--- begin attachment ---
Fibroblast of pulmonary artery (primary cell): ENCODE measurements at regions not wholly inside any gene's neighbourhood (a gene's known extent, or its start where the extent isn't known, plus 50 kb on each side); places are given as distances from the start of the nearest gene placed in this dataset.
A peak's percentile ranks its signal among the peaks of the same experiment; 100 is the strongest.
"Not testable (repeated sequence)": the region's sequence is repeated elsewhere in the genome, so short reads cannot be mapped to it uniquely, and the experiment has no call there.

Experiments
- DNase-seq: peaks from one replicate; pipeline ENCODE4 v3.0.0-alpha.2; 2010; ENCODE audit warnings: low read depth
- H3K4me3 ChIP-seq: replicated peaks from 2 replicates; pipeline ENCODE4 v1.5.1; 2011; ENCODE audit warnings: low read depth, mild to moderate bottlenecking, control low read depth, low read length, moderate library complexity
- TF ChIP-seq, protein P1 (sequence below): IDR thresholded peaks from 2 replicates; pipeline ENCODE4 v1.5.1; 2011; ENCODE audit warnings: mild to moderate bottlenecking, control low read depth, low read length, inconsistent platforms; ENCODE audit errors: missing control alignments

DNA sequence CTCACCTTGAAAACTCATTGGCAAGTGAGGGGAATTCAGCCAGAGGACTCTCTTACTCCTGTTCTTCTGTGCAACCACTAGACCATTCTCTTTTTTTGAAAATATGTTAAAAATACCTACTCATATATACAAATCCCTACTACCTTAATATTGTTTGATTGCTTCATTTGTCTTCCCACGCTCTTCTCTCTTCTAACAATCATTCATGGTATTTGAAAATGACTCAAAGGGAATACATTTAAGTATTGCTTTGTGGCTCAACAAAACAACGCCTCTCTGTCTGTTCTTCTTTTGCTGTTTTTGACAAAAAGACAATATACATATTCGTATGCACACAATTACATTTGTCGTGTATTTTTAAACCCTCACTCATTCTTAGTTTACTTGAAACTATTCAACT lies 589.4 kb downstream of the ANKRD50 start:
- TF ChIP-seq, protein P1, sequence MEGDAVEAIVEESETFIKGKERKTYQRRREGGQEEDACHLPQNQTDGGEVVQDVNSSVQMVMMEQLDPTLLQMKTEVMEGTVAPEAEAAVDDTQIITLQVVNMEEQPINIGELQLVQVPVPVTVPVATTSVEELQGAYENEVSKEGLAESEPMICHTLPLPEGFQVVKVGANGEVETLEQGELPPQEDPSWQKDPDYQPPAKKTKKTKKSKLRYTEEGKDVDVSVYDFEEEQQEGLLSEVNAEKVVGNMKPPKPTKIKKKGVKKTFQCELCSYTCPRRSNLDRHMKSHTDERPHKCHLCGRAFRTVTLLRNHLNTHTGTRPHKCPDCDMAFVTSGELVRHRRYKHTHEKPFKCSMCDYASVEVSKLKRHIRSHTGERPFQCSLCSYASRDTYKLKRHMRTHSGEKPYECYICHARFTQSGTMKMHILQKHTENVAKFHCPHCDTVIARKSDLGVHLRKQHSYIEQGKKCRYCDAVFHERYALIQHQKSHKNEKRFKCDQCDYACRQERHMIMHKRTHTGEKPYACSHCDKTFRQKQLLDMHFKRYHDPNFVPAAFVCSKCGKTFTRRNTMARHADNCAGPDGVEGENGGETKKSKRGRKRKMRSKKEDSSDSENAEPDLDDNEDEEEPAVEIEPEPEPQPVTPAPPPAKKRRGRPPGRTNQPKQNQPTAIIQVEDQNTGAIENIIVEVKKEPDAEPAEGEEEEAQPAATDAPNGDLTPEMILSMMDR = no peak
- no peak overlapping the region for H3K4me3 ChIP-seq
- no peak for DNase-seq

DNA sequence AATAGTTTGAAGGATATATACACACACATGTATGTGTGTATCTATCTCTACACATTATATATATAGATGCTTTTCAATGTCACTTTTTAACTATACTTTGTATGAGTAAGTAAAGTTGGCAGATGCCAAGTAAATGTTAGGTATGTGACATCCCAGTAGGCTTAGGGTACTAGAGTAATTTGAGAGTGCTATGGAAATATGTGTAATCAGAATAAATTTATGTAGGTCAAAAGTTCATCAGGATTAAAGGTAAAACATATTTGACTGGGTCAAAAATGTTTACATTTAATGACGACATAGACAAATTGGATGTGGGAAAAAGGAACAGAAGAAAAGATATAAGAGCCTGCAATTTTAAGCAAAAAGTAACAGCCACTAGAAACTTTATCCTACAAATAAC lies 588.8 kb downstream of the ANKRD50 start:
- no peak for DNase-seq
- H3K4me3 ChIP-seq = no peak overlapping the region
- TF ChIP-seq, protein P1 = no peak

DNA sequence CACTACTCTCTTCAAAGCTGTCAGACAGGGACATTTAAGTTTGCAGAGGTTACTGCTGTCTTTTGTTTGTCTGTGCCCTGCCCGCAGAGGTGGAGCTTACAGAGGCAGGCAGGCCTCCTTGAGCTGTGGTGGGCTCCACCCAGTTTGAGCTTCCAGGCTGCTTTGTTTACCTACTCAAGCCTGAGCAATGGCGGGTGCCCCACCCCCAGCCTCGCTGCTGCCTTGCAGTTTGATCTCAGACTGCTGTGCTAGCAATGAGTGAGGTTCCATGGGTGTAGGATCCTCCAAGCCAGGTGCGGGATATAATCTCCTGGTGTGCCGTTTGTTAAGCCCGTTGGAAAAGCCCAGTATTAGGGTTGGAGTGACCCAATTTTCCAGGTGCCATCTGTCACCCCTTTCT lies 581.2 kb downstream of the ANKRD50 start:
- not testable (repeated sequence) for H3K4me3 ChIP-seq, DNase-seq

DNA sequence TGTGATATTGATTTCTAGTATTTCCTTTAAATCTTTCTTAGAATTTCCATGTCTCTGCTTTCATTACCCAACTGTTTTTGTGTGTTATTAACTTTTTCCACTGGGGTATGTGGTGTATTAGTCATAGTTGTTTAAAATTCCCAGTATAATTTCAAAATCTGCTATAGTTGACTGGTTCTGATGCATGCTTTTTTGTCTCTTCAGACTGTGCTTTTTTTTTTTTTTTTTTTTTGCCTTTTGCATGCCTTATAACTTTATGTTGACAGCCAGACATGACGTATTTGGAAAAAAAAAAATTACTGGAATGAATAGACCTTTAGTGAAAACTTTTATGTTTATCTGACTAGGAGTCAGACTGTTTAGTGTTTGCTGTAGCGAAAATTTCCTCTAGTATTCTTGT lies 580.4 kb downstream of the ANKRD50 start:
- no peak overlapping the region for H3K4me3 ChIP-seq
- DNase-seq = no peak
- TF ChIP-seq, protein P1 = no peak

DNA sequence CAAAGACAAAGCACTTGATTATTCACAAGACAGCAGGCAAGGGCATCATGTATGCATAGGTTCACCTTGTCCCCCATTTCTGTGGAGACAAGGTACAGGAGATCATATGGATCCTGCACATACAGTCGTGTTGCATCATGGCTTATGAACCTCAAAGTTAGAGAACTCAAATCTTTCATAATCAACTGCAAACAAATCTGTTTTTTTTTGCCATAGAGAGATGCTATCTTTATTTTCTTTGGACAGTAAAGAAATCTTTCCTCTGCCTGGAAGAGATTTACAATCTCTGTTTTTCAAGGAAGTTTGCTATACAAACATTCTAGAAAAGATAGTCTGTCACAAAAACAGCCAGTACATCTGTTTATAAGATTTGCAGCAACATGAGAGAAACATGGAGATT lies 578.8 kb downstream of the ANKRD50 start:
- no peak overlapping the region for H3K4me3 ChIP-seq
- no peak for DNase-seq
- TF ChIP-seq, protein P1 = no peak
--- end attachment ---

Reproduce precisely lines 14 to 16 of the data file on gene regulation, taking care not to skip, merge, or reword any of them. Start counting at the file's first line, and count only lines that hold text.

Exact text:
- H3K4me3 ChIP-seq = no peak overlapping the region
- TF ChIP-seq, protein P1 = no peak

DNA sequence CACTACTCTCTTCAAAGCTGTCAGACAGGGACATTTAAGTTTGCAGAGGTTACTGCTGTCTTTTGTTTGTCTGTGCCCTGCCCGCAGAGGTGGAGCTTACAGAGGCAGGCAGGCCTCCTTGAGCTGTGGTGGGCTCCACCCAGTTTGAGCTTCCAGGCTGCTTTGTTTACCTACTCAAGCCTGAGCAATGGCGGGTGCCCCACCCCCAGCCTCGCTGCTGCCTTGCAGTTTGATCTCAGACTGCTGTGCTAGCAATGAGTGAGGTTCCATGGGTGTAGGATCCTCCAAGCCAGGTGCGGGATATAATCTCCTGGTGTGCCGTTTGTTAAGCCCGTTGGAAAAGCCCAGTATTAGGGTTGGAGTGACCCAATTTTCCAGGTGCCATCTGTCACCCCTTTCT lies 581.2 kb downstream of the ANKRD50 start: